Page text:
Greetings warriors of Calradia!
A video game is made up of a number of key components which come together to create an interactive experience for the player. At the core lies the calculations and scripts which make the game operate and respond to the player’s input, but on the outer layer these operations need to be represented to the player in a way which makes sense and is easy to digest. This is where Graphic Artists step in, turning the cold plethora of numbers in to graphical representations of actions, characters and places to make the game visually come to life.
In this week’s blog we talk to Graphic Artist, Fatma Nadide Öçba. Nadide works on a number of different visual aspects of Mount & Blade II: Bannerlord, helping to relay information from the game to the player, in an immersive and appealing way.
Fatma Nadide Öçba
Kocaeli / Maşukiye, Turkey
Electrical Electronics Engineering + MSc in Medical Imaging (KTH, Stockholm) + 3D Modelling (Future Games Academy, Stockholm)
OFFICIAL JOB DESCRIPTION
2D/3D Graphic Artist
WHAT DO YOU NORMALLY DO DURING YOUR DAY?
My workflow consists of a number of steps to get an item from the design stage all the way through in to the game. I start by doing extensive research for references, with the vast majority of these being historical items, and they could be anything: books, pens, horse harnesses, torches, you name it… Then I prepare sketches or sometimes I photo bash, (this is a process where I gather photos which have the right colours, angles and references and then paint over them.) Following this I get approval from the game directors and turn these into 3D models for use in the game.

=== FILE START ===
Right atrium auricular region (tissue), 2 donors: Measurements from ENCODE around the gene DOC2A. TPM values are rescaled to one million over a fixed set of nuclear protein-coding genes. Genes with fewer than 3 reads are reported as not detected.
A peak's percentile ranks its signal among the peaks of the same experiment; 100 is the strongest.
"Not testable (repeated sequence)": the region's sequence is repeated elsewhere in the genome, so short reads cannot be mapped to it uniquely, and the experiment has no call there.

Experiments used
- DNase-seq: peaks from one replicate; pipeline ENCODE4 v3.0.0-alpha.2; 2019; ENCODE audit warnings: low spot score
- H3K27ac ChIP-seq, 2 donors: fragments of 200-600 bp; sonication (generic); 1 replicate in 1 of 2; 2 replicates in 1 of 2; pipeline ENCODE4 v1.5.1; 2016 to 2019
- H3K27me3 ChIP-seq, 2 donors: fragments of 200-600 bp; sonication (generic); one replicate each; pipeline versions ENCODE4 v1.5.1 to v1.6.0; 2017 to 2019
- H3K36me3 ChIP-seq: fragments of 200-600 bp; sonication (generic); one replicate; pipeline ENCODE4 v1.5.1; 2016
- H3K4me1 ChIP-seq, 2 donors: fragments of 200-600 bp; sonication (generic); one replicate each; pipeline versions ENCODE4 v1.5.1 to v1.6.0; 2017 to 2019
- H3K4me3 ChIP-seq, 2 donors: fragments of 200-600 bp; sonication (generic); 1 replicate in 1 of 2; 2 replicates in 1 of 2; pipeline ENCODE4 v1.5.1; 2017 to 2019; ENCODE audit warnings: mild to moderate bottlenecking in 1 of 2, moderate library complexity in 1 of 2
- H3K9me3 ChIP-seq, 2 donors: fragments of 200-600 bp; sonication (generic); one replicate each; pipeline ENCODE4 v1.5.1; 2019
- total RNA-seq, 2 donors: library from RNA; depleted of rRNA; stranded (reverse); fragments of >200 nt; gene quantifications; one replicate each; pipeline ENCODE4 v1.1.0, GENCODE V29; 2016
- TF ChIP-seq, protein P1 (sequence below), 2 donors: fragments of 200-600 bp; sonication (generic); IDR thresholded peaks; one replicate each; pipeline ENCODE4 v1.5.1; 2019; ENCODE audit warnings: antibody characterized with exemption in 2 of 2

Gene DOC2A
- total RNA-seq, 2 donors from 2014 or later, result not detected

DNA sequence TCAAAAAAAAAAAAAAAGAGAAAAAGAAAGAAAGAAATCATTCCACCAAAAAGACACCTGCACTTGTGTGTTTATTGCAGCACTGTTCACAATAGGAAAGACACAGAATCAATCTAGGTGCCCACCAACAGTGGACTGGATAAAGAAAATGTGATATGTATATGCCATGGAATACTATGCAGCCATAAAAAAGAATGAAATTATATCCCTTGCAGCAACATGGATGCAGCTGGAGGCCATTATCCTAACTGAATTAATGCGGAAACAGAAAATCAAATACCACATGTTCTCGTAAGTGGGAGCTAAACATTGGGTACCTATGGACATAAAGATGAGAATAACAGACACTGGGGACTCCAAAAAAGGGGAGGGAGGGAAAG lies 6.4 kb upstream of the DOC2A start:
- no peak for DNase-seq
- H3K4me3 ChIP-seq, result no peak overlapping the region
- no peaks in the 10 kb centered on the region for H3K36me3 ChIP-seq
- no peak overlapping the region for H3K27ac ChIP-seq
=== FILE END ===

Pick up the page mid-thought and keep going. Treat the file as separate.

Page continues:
WHAT DO YOU LIKE THE MOST ABOUT BANNERLORD?
I am a big fan of the really nice level designs, as well as the new game features. Each time there is a new shader, the game looks more beautiful.
Also, when I saw the effects of the cloth physics for the first time I was so hyped! Seeing the clothes and armours move according to world physics was so satisfying.
I also love playing with the atmosphere settings, it makes the props look realistic, (I love testing my horse harnesses with the atmosphere, they look so shiny… so precioussssss.) Salute to the engine coders and technical artists!
WHAT'S THE MOST DIFFICULT THING THAT YOU SOLVED SO FAR, DURING THE PRODUCTION OF BANNERLORD?
Sometimes, the integration of assets into the game can cause some minor problems, but I think I had the most difficulty with skinning my horse armours. I didn’t have much experience with skinning at the time, so it was a somewhat challenging, but fun, learning experience.
WHAT DO YOU CURRENTLY WORK ON?
I am tearing castles into pieces right now for siege. This isn’t exactly the most fun process, especially when trying to break down wooden towers, however I think player’s will really enjoy the end result when they are demolishing enemy towers!
WHAT FACTION DO YOU LIKE THE MOST IN BANNERLORD?
Aserai. I love the Middle-eastern, fairy-tale feeling to the cities of this faction. Dreamy.
DURING THE DESIGN PROCESS, DID YOU SIMPLY DRAW INSPIRATION FROM OUT OF THE BLUE, OR DID YOU USE EXISTING HISTORICAL/FICTIONAL SOURCES? AND IN EITHER CASE; WAS IT HARD TO STICK TO A CERTAIN "PERSONALISED" DESIGN AND NOT COPY TOO MANY ELEMENTS FROM EXISTING DESIGNS?
As I said before, we tend to stick to historical influences for our designs. But as an artist, of course one would like to be creative, so I usually try to add small ideas and imprint my own personality on to the design. There are also cases that I have to be creative, especially when I can’t find reasonable or enough resources for a functioning model, and so I have to engineer it myself.